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I THOUGHT YOU SHOULD KNOW | God yearns to come into hearts that hunger for Him

‘Blessed is the one who trusts in the Lord, whose hope is the Lord. He is like a tree planted beside the waters that stretches out its roots to the stream…’

The readings for the Sixth Sunday in Ordinary Time focus on the source of the energy that drives us. That source is either God or our unredeemed nature coupled with the Evil One.

Both Jeremiah and Jesus focus on the contrasting results flowing from the energy source we choose.

Jeremiah begins: “Cursed is the one who trusts in human beings, who seeks his strength in the flesh, whose heart turns away from the Lord.” If we put our trust in human beings, we are “like a barren bush in the desert that enjoys no change of season…”

On the other hand, one who trusts in the Lord is like a bush that is planted next to a running stream and draws water from deep inside the earth. This bush produces leaves and fruit. The person who draws his/her strength from the Lord never runs out of energy to do good.

In the Gospel, Jesus faces crowds that have come as far south as Jerusalem, and from as far north as Tyre and Sidon. Even though His teachings are paradoxical, the weary hearts of His listeners readily grasp them.

“Blessed are you who are poor, for the kingdom of God is yours. Blessed are you who are now hungry, for you will be satisfied.” I think that His audience immediately intuits that these terms of physical hunger and material poverty are metaphors for the deeper spiritual hungers for the infinite that everyone experiences.

He follows up by saying: “Rejoice and leap for joy on that day! Behold, your reward will be great in heaven.” He then presents the obverse: “But woe to you who are rich, for you have received your consolation. Woe to you who are filled now, for you will be hungry.”

Jesus offers a profound education. What our senses enjoy today will pass away tomorrow. Today’s pleasures are fleeting and end with this life. However, when we act out of the goodness of our heart and make sacrifices for others, we experience deep in our heart a sense of peace and joy. That sense of peace and joy won’t cease with death, but will be fully revealed to us in the Resurrection.

Jeremiah and Jesus focus on the joys that nurture our hearts and will last forever. These are contrasted with the passing pleasure of our senses.

This mystery is illustrated in the lives of some young men and women with whom I have spoken and others who have similar feelings. They are confused and depressed. They have just awakened to a world of pleasure and the forces of an anger that they don’t understand. They begin to think that they are losing their faith. God is so far from them, they mistakenly think, and so they try to fix things on their own. When they have tried to avoid sin, it hasn’t worked. They feel powerless and desperate and on the verge of despair.

I tell them that if they take their case to God, they will find that He yearns to come into hearts that are hungering for Him. God is looking for outposts of His love on this earth. They will bring great joy to God if they but bring their case to Him.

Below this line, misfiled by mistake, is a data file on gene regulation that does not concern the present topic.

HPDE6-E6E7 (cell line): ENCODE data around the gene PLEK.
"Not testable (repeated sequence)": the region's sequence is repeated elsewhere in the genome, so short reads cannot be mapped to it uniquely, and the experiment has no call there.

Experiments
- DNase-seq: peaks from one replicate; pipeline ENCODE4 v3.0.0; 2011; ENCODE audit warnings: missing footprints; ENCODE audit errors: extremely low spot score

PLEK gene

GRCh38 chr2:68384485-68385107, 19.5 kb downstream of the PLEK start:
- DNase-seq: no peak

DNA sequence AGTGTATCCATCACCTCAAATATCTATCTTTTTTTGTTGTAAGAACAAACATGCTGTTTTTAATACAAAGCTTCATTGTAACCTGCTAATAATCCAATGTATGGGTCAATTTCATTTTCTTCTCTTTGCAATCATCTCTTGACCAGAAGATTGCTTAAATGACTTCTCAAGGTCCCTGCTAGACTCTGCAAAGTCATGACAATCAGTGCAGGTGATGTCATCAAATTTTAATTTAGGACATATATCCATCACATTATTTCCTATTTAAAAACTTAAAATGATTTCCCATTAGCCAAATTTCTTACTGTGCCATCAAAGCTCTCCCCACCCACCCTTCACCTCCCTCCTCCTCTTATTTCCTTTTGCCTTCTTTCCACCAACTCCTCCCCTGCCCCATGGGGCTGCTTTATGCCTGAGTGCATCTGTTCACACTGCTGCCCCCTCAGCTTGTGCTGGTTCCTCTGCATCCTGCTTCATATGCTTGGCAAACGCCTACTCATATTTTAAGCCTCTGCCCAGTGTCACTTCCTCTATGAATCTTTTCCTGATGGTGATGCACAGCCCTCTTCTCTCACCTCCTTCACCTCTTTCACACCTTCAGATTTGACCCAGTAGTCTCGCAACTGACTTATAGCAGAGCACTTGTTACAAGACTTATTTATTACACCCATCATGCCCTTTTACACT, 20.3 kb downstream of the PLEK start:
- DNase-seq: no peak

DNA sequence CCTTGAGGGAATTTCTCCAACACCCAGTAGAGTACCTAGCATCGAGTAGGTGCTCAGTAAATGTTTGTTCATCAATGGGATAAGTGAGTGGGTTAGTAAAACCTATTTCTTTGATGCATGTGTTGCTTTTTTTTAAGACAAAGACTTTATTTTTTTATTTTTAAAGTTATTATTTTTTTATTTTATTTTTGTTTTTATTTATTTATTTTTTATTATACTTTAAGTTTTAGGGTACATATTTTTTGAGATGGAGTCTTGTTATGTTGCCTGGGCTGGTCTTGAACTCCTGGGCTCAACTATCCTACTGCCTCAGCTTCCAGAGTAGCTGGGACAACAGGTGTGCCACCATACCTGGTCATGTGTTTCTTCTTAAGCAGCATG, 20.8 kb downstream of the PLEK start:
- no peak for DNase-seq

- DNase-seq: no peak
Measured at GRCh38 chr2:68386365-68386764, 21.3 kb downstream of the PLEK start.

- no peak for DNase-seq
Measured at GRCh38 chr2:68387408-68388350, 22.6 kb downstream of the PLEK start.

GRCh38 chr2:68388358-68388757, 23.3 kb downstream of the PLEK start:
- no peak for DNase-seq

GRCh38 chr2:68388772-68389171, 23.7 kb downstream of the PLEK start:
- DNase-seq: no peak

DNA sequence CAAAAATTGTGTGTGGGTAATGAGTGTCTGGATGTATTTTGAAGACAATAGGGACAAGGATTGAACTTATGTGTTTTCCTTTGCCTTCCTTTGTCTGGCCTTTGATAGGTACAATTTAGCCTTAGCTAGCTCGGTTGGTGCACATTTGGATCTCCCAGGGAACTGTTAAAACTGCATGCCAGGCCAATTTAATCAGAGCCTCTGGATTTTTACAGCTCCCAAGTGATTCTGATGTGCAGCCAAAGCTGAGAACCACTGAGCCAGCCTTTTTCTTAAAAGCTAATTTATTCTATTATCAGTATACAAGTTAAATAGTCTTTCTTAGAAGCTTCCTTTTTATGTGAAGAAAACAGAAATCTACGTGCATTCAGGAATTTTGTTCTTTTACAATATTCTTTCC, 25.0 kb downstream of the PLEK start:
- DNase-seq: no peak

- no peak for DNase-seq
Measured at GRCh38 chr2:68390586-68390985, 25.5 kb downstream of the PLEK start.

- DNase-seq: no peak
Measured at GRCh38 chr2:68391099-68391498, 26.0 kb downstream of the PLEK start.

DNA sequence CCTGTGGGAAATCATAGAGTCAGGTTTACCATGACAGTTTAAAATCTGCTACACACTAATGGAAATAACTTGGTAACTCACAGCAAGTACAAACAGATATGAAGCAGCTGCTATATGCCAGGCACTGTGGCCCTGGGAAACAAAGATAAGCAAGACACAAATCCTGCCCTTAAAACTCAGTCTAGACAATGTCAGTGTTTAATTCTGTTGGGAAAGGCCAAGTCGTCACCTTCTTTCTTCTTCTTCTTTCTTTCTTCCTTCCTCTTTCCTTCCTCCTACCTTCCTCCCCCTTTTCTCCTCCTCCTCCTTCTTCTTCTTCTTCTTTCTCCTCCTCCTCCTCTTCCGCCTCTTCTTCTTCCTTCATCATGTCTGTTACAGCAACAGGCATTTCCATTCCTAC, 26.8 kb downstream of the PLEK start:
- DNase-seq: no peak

Why should they condemn themselves for sins when God waits for recipients of His mercy? He has far greater mercy than they have sins. Sin has never been a problem when sinners come for mercy.

So often they believe lies that come either from their unredeemed inside or from the Evil One. They believe the lie that God doesn’t love them and that He doesn’t care about them, never mind that He has sacrificed His Son on Calvary for their salvation. They sometimes believe that God doesn’t love them at all. The real truth is that Christ simply wants to participate in their life and enable them to live up to their own expectations as well as to God’s expectations.

This often comes as a welcome revelation. They don’t have to save themselves. Jesus wants to do it with them and for them. Relax and invite Him into your daily experiences. Don’t try to pretend you are not a sinner, but know that sinners were the ones He sought out as He walked the hills of Palestine. I tell them that if they are a sinner, they qualify for Jesus’ friendship. As sinners we all need the friendship of Jesus to help us overcome sin.

Sin is not the greatest issue. A genuine relationship with Jesus is the real issue. If they turn to Jesus and ask for His help in their helplessness, they will discover the joy of their lives.

Beneath the teachings of Jeremiah and Jesus is the realization that without God we are lost in this life and the next. If God is to be the source of our energy in this life, then we need to spend time with Him daily in prayer, nurturing His friendship. We go to work every day in order to earn income to buy our daily food. We need to go to God in prayer every day in order that we might have the spiritual income to nurture our relationship with God.

The world is filled with hate and rejection. Why not chose a relationship with a good God that energizes us, makes us courageous witnesses and fills our lives with meaning. With a deep daily prayer life, we can live a life of peace and joy, with an open ended future with our God.

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